The US Food and Drug Administration has granted authorisation to Gilead Sciences for emergency use of its experimental antiviral drug remdesivir to treat patients with Covid-19.
During a meeting in the Oval Office with President Donald Trump, Gilead chief executive Daniel O'Day called the move an important first step and said the company was donating 1.5 million vials of the drug to help patients.
The FDA acted after preliminary results from a government-sponsored study showed that remdesivir shortened the time to recovery by 31%, or about four days on average, for hospitalised Covid-19 patients.
The study of 1,063 patients is the largest and most strict test of the drug and included a control group that received just usual care, so remdesivir's effects could be rigorously evaluated.
Those given the drug were able to leave the hospital in 11 days on average, versus 15 days for the comparison group. The drug also might be reducing deaths, although that is not certain from the partial results revealed so far.
The National Institutes of Health's Dr Anthony Fauci said the drug would become a new standard of care for severely ill Covid-19 patients like those in this study.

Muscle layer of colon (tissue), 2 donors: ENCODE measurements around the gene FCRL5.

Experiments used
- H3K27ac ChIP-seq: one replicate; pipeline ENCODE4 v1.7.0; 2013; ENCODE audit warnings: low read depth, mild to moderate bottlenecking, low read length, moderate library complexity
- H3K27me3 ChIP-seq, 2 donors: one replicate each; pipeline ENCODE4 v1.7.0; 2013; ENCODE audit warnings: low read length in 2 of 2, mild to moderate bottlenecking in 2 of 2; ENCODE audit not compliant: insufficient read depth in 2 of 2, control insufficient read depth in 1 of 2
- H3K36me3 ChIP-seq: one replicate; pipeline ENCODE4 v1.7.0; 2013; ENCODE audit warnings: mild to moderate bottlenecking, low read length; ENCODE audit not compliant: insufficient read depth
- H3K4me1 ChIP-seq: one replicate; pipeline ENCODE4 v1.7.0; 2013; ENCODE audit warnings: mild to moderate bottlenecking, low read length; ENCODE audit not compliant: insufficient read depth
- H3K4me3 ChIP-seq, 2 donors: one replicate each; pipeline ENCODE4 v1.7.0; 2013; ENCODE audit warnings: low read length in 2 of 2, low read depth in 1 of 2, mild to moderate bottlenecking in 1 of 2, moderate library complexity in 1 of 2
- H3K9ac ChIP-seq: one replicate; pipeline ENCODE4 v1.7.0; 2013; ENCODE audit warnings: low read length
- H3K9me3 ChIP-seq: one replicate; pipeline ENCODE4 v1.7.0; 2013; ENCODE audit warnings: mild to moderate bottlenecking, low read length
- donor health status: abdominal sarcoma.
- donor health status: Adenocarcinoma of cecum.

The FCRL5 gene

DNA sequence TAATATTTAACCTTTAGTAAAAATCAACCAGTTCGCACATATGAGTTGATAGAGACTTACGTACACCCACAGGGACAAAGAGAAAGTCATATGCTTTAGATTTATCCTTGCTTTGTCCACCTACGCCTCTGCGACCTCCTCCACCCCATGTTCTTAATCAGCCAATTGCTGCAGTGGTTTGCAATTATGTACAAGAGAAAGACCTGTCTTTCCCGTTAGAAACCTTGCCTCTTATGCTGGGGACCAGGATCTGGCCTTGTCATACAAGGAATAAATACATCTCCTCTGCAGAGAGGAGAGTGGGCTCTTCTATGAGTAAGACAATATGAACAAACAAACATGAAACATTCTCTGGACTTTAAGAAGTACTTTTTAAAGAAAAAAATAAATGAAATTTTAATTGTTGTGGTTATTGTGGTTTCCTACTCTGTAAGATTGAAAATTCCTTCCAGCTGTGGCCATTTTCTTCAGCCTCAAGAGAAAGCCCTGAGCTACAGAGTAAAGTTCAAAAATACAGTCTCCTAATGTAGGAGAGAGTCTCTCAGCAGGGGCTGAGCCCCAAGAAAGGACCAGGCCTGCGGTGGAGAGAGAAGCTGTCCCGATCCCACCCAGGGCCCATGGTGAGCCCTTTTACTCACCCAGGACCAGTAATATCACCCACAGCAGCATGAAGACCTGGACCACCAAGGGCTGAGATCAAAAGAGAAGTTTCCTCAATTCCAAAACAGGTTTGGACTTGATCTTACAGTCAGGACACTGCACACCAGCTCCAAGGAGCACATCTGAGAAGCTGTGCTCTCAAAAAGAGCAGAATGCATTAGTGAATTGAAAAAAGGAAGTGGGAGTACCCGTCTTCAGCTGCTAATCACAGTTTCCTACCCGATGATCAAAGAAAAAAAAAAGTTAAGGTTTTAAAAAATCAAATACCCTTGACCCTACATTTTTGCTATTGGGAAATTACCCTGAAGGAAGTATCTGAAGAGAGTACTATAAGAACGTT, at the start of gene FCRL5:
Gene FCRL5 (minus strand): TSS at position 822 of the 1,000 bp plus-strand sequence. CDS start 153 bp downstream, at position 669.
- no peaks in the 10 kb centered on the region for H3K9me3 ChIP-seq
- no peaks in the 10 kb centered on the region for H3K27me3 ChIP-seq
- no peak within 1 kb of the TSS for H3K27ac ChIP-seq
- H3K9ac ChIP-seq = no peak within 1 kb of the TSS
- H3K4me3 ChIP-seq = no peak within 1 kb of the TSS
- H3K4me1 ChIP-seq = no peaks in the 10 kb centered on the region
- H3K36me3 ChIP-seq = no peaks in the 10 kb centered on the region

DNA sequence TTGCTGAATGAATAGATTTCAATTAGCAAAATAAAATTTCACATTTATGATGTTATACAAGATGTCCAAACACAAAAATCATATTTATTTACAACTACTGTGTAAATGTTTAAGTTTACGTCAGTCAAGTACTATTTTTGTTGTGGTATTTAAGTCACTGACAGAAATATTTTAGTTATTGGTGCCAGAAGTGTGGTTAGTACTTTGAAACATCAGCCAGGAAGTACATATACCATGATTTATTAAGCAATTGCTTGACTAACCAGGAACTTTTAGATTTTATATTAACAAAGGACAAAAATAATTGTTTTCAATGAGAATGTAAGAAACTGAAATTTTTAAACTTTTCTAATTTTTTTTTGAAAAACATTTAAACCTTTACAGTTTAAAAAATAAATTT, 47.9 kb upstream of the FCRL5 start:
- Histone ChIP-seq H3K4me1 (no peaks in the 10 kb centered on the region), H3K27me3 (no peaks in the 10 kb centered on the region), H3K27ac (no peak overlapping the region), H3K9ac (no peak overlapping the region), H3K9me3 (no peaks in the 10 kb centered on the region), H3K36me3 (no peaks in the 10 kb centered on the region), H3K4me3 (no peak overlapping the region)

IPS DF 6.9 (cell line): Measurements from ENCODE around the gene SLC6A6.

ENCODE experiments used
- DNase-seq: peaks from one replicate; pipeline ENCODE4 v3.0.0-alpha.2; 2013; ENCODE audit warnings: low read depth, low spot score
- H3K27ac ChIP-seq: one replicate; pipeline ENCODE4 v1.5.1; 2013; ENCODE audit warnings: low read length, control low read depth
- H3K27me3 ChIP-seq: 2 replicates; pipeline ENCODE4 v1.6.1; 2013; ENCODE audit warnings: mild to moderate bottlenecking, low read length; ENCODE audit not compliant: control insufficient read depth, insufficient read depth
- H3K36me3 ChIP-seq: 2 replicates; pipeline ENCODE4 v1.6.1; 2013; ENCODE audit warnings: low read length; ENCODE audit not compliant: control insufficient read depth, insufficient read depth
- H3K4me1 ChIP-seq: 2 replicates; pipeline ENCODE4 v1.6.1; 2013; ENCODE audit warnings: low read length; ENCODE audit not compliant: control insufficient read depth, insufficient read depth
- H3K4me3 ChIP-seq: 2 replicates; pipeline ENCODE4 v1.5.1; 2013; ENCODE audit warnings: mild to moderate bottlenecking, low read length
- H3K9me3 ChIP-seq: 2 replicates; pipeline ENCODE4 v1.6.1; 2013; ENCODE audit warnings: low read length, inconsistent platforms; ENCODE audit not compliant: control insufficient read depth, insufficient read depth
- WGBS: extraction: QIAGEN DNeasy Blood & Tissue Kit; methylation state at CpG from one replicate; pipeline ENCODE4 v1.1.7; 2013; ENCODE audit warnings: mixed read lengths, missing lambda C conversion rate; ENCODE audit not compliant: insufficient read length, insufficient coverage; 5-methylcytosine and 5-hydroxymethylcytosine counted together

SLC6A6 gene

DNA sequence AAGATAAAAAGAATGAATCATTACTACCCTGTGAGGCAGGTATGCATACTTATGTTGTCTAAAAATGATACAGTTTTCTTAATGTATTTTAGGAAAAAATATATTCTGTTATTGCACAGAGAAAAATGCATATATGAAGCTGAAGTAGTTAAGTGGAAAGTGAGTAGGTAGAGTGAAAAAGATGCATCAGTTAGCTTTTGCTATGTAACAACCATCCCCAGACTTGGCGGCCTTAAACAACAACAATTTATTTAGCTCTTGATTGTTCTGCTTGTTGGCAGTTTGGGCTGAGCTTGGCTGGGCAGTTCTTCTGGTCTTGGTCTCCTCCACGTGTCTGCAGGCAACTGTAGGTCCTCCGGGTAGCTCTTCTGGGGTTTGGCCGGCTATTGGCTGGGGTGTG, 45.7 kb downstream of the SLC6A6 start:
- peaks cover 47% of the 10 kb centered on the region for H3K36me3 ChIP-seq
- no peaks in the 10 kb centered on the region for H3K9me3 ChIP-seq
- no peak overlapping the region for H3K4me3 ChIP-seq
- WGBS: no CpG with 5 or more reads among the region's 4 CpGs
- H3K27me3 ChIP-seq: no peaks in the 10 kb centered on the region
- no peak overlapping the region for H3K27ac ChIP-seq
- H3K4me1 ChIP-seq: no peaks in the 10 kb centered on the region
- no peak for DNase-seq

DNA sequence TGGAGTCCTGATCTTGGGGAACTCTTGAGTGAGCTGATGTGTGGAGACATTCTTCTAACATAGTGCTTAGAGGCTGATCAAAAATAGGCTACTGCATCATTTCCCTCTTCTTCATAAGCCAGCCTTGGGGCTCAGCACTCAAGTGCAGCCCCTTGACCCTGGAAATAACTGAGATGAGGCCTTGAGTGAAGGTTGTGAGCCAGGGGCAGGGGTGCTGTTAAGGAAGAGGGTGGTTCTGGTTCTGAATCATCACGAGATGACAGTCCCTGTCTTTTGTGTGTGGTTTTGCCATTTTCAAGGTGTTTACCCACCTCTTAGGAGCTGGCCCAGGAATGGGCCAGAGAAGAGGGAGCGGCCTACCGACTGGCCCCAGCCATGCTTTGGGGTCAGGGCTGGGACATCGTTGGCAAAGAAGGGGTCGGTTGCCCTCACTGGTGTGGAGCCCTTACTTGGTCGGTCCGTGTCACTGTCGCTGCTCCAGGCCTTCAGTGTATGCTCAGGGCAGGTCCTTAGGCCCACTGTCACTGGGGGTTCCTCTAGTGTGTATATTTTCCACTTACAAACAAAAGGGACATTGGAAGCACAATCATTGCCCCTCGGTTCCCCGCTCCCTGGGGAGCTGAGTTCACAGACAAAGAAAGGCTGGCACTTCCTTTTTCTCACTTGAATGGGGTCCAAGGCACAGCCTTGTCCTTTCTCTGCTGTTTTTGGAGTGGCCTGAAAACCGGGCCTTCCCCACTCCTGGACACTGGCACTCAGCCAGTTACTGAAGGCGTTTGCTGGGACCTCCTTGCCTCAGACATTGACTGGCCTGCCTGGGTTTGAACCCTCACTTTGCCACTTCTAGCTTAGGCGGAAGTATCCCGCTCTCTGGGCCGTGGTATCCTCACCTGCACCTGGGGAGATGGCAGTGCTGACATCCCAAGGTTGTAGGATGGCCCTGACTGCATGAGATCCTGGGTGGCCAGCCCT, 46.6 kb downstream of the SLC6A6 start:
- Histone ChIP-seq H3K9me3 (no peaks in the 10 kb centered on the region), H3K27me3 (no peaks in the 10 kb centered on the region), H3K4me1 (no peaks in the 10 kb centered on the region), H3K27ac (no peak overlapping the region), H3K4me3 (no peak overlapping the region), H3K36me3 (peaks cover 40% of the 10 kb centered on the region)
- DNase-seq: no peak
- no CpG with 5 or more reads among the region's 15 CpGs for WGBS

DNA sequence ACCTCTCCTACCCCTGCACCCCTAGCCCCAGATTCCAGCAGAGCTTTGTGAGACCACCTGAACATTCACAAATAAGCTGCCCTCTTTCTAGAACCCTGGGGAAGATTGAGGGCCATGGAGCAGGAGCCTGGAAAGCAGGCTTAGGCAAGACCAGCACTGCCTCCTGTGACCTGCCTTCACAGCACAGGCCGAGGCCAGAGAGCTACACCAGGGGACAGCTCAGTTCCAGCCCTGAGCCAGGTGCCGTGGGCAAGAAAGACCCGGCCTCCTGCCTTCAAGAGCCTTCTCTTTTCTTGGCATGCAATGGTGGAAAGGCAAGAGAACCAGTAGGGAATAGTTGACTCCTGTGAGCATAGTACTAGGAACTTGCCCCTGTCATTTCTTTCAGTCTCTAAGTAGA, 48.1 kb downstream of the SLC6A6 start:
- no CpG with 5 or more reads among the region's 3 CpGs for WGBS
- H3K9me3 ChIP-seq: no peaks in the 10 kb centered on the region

The drug has not been tested on people with milder illness, and currently is given through an IV in a hospital.
The FDA previously gave emergency use authorisation to a malaria drug, hydroxychloroquine, after President Donald Trump repeatedly promoted it as a possible treatment for Covid-19.
No large high-quality studies have shown the drug to work for that, however, and it has significant safety concerns.
Meanwhile, top US health official Dr Anthony Fauci will not testify next week to a congressional committee examining the Trump administration's response to the coronavirus pandemic, the White House said, calling it "counterproductive" to have individuals involved in the response testify.
The White House issued an emailed statement after a spokesman for the House of Representatives committee holding the hearing said the panel had been informed by Trump administration officials that Dr Fauci had been blocked from testifying.
"While the Trump administration continues its whole-of-government response to Covid-19, including safely opening up America again and expediting vaccine development, it is counterproductive to have the very individuals involved in those efforts appearing at congressional hearings," White House spokesman Judd Deere said in a statement.
"We are committed to working with Congress to offer testimony at the appropriate time."
Dr Fauci's testimony was being sought for a 6 May hearing by a House Appropriations subcommittee that oversees health programs, said spokesman Evan Hollander.